Theoretically, this should have been the best moment in time to fight a pandemic. Essential data was available in terms of months. The genome of the virus was sequenced in record time. We started testing. We went digital. Still, the means to respond to the acute phase resembled something from 100 years ago: lockdowns and social distancing. And problems continue to appear. All that data we can rapidly generate failed in many ways to bring benefit to the people and only pointed towards the elephants in the room: individualism, lack of vision, lack of means to use the data and, so on. A fragmented Europe.
COVID-19 transformed the way in which the European Union (EU) relates to health. As previous crises created new institutions for health in the EU, so is COVID-19 a catalyst for change. The pandemic has uncovered weaknesses and led to the call for a Stronger European Health Union.
Why? First and foremost, respecting human rights. European solidarity is a fundamental reason. The pandemic underlined the need not only to be protected, but to protect one another. European sovereignty in health-related areas is the other key reason. “The challenge is not to make the EU responsible for every problem but to foster collaboration and to do so in solidarity with the rest of the world“, as Ilona Kickbusch, Founding Director Global Health Program, Graduate Institute Geneva mentioned during the EHFG Closing Plenary. Returning to the old normal is no longer an option.
When, if not now? To ensure a prompt response, we must begin to dance with the elephants and the EHFG 2020 set the perfect stage for building a strategy towards achieving common goals for the future.
How? The Treaty of the EU considers public health an area of competence of Member States. However, in order to begin tackling the current challenges as soon as possible, it is important to strengthen the existing European institutionsand not spend more time changing the Treaty. The priority is ensuring good outcomes for people in Europe. This was a unanimous conclusion from the closing debate at EHFG 2020.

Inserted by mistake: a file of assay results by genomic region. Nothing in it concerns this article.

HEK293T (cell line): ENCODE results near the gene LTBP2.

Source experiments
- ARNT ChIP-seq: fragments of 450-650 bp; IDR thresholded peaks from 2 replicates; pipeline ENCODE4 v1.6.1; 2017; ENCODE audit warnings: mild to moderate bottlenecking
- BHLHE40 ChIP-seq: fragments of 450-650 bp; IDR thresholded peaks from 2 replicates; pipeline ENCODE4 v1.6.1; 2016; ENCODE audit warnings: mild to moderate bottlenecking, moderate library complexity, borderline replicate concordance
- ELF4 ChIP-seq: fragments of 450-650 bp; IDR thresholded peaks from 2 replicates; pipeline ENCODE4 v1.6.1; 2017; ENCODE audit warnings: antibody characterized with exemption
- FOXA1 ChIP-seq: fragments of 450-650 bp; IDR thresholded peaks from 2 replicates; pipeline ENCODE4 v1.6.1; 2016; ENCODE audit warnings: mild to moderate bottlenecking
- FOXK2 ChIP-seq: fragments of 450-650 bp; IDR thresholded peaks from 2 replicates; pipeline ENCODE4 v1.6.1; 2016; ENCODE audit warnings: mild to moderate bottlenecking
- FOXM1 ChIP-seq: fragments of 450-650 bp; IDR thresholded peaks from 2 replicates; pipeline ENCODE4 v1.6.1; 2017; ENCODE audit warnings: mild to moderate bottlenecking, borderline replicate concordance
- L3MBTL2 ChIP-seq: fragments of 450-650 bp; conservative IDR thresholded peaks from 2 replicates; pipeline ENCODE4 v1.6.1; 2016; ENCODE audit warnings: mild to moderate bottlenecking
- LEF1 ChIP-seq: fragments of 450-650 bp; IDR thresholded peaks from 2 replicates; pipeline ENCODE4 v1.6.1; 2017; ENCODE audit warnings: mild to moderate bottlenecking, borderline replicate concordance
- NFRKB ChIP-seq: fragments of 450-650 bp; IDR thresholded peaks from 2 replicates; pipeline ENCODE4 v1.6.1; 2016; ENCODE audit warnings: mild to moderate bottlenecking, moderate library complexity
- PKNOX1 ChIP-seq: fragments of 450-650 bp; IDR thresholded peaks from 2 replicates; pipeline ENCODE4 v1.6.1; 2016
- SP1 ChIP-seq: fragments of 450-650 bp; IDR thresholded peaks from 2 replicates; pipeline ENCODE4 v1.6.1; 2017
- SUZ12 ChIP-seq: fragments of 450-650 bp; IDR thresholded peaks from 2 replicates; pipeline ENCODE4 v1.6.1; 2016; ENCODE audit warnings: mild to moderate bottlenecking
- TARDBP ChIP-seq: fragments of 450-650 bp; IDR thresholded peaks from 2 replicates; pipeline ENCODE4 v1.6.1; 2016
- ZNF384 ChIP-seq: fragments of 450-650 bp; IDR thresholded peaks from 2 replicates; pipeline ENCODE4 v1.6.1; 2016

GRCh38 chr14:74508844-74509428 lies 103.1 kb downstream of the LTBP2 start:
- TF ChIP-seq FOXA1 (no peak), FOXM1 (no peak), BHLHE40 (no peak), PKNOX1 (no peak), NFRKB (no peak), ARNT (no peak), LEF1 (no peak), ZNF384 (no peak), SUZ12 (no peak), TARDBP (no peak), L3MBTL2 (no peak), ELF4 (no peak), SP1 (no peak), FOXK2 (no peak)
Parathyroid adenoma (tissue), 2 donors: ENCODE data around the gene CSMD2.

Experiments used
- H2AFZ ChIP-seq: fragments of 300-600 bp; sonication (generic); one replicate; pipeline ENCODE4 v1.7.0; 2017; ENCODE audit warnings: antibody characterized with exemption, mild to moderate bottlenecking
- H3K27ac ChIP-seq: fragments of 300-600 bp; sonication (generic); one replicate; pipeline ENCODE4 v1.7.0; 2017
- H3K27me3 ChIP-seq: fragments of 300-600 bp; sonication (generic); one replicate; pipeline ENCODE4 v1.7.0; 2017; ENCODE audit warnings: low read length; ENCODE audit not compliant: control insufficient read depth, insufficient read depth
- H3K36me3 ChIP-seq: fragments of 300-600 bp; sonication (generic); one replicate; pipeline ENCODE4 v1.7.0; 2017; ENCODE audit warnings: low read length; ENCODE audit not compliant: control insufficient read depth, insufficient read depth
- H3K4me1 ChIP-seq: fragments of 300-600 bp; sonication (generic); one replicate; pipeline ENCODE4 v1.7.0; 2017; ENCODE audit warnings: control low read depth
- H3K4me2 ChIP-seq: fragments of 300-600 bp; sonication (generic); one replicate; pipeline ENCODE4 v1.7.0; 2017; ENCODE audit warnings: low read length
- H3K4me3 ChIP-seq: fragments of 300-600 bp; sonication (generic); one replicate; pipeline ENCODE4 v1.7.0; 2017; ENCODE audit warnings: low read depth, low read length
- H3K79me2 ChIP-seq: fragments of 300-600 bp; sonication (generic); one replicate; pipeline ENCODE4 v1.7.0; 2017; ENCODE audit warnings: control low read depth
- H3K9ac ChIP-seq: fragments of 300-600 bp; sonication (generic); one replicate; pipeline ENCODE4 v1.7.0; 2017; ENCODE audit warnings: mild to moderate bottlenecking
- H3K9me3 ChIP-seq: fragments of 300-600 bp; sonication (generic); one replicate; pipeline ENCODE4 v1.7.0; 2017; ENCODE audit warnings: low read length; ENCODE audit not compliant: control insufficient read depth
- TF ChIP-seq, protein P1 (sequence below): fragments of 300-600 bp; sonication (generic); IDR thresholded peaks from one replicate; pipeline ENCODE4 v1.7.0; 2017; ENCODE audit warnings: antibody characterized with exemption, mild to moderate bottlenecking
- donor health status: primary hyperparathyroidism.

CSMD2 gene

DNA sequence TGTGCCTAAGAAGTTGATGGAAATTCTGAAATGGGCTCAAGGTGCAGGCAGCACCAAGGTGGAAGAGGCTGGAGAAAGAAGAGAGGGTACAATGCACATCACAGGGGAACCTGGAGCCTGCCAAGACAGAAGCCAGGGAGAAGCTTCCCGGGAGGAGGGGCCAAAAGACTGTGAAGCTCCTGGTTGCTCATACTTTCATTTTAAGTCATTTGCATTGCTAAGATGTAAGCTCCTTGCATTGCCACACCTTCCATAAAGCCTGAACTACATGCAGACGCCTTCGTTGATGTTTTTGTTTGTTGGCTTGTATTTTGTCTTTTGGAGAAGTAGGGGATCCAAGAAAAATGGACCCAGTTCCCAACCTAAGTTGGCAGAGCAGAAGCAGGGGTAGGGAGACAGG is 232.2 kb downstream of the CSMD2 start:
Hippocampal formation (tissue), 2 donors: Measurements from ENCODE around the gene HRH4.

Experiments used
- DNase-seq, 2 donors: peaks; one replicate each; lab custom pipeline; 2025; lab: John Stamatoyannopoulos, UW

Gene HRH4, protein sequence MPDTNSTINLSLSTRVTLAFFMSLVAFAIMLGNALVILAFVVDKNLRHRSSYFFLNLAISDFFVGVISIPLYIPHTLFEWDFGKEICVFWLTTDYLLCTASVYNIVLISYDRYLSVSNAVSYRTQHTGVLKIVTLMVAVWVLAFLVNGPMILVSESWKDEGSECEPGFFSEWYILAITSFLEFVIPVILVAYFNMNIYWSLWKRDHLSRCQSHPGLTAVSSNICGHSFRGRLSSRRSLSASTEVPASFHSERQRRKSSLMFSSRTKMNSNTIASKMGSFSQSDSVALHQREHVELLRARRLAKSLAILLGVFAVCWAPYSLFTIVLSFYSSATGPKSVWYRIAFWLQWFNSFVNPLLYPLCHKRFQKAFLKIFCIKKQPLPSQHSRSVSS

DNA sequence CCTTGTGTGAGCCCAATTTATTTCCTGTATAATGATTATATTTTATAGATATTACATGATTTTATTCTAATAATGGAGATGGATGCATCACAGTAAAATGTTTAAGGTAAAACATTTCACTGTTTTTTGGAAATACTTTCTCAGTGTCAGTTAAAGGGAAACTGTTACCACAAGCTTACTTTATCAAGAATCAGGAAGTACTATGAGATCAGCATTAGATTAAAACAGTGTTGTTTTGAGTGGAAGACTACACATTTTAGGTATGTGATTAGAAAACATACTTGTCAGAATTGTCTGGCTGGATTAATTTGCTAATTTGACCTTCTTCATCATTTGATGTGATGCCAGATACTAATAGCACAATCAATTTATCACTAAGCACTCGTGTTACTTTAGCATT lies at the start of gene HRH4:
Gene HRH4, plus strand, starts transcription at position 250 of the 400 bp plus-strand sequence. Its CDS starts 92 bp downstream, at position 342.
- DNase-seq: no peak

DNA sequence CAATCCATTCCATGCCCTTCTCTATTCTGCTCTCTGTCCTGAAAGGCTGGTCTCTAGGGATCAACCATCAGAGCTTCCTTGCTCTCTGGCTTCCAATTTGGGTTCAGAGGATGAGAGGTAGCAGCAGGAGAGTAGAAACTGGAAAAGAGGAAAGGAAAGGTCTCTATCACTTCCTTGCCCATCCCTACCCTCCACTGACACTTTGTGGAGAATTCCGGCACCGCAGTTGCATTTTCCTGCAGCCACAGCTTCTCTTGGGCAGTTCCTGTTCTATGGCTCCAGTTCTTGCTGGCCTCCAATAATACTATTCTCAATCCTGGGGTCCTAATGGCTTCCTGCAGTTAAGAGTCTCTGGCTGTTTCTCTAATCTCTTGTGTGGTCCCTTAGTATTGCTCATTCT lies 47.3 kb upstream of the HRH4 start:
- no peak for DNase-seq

What are those good outcomes? The pandemic made us take a closer look at the definition of health. Not just the absence of disease but a state of complete physical, mental, and social well-being. Healthcare systems are focused on controlling diseases when they happen. A reactive approach. Not equally promoting the need to maintain health. To ensure sustainability of the healthcare systems, there should be a shift from services centered on sick care to ones that promotes preventive health. A proactive approach. The European Health Union should be a call for action to promote mental and social wellbeing.
„We need a broader approach, focused on the psychosocial aspects of the pandemic, not just the biomedical ones”, was a strong message from Caroline Costongs, Director, EuroHealthNet.
A transition towards preventive health can be achieved by citizen empowerment and health literacy will be a key requirement. This can help us make sense of all the data that can be generated about a person (genomic, lifestyle, behavior).
It is also the time to empower the European voice in terms of global policies and in relation to WHO. The EU should make the best use of the available resources: strengthening existing programmes and connecting them. The EU4Health could be linked with other EU programs such as Horizon Europe, Digital Europe, Cancer Mission, and the EU Beating Cancer Plan. Pandemics are not common events, but the risk is higher in the world we live in today. A rare event can reach global dimensions quickly. Perhaps as a European Health Union we will fight the future crises with all the weapons available.